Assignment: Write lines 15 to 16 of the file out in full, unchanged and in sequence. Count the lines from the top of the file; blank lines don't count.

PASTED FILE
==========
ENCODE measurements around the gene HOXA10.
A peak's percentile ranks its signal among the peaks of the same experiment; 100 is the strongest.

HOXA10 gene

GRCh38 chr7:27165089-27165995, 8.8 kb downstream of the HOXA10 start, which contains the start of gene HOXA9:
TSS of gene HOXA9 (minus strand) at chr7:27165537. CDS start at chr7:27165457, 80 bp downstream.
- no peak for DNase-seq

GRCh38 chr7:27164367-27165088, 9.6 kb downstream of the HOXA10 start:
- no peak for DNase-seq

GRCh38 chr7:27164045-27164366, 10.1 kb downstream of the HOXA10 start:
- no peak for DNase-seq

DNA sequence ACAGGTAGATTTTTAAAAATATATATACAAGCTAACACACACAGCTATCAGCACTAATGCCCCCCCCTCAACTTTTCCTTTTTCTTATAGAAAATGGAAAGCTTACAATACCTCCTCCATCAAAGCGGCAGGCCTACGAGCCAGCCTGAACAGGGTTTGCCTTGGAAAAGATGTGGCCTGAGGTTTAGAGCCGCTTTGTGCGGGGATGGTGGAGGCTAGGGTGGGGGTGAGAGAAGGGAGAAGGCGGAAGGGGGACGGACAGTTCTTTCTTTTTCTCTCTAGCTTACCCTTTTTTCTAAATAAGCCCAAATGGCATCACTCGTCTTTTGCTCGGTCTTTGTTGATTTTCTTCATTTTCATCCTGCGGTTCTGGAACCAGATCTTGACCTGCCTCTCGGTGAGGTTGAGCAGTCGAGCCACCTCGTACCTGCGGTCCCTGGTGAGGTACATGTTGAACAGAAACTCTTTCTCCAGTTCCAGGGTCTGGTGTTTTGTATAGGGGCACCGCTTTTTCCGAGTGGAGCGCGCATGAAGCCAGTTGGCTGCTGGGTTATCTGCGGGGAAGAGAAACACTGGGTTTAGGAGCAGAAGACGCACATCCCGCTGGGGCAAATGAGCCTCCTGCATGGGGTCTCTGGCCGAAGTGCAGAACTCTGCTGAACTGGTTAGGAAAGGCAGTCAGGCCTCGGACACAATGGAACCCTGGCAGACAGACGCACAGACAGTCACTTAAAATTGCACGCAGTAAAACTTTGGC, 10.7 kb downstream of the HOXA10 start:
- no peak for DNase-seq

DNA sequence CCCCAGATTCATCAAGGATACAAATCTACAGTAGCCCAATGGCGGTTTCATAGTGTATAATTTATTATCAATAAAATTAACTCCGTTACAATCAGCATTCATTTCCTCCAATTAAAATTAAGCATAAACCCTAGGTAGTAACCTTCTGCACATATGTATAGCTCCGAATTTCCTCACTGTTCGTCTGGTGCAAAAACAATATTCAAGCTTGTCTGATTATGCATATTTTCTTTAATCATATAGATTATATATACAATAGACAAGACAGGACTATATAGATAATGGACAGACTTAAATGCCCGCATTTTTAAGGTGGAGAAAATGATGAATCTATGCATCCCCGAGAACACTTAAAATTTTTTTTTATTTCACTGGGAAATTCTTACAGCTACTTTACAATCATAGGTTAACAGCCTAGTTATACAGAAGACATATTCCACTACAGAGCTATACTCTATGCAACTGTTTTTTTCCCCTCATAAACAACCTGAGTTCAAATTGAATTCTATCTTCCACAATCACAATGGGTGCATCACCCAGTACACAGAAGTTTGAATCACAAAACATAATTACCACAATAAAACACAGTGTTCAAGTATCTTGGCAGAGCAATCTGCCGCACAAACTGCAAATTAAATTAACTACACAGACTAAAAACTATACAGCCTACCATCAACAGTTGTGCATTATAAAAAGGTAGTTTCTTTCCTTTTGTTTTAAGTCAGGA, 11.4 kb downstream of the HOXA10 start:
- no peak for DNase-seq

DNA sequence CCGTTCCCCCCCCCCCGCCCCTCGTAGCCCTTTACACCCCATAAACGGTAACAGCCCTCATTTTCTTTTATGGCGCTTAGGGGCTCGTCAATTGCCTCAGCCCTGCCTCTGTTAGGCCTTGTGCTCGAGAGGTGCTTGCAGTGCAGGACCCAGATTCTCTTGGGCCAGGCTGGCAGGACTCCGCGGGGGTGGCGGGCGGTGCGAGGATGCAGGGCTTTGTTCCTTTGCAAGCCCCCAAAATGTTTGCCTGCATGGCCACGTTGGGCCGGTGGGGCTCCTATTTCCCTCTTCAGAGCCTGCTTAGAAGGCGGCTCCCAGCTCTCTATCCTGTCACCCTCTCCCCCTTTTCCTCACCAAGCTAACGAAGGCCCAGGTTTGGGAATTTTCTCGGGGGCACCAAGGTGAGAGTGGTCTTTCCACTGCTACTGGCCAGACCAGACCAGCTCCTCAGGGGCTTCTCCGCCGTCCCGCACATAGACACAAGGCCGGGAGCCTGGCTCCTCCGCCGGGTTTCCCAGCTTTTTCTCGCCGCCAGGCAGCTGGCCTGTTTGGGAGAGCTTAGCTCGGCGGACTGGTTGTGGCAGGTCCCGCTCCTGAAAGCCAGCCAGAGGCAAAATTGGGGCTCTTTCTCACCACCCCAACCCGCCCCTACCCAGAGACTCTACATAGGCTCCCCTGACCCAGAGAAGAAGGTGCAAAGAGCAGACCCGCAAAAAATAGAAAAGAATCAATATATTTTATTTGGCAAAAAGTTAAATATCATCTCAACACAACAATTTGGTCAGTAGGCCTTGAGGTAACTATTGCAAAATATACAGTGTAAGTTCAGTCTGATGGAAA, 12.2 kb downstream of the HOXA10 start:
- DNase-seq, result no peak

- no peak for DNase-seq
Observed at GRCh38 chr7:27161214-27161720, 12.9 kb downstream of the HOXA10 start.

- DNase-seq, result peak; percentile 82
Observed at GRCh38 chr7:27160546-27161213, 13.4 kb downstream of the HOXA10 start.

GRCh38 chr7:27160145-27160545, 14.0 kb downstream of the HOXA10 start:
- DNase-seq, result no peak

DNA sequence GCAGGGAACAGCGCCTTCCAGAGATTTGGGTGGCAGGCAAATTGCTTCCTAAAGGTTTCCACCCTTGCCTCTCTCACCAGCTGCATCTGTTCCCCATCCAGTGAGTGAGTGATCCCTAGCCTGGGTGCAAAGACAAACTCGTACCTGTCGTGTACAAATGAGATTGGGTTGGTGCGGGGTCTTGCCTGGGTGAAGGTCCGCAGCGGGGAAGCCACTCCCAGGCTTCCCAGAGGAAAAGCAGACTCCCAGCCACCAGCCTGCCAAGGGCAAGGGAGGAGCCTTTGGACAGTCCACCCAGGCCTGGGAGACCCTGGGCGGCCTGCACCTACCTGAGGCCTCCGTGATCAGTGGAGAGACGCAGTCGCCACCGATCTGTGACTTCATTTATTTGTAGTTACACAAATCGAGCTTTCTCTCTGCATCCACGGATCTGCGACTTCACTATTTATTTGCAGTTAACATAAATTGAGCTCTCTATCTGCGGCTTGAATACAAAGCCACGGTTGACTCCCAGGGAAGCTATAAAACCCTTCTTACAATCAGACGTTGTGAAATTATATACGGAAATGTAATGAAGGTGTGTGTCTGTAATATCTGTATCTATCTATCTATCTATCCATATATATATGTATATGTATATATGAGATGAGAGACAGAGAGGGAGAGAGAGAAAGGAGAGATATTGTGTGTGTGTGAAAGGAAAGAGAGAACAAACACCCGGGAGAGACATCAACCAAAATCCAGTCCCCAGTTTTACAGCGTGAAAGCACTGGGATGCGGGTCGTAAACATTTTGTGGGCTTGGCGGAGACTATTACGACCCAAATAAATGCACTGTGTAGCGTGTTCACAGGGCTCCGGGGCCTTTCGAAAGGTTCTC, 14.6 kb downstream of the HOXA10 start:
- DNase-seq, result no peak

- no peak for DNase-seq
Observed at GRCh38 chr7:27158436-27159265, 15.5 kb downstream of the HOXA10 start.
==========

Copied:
DNA sequence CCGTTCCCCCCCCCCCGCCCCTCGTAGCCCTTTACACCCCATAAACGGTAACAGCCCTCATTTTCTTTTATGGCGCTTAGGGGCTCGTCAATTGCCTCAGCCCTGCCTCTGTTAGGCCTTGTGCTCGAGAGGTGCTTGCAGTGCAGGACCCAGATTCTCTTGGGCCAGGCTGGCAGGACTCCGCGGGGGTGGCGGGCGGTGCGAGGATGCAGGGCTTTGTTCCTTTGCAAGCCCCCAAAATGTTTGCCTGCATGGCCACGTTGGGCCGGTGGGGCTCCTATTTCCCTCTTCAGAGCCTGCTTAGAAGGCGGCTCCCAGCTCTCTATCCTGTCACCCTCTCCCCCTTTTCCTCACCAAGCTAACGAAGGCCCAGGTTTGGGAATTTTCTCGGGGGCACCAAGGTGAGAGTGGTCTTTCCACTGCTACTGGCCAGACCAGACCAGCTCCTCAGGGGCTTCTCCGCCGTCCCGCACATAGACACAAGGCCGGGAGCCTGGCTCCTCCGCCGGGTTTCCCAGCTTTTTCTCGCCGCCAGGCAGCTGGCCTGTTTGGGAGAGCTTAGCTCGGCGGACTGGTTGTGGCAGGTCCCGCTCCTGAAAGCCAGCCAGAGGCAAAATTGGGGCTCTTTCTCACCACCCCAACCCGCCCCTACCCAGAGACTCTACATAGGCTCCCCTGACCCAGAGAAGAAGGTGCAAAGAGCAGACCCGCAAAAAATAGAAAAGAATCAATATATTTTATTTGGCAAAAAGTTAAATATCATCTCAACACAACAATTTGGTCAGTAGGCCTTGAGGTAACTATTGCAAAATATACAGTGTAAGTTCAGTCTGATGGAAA, 12.2 kb downstream of the HOXA10 start:
- DNase-seq, result no peak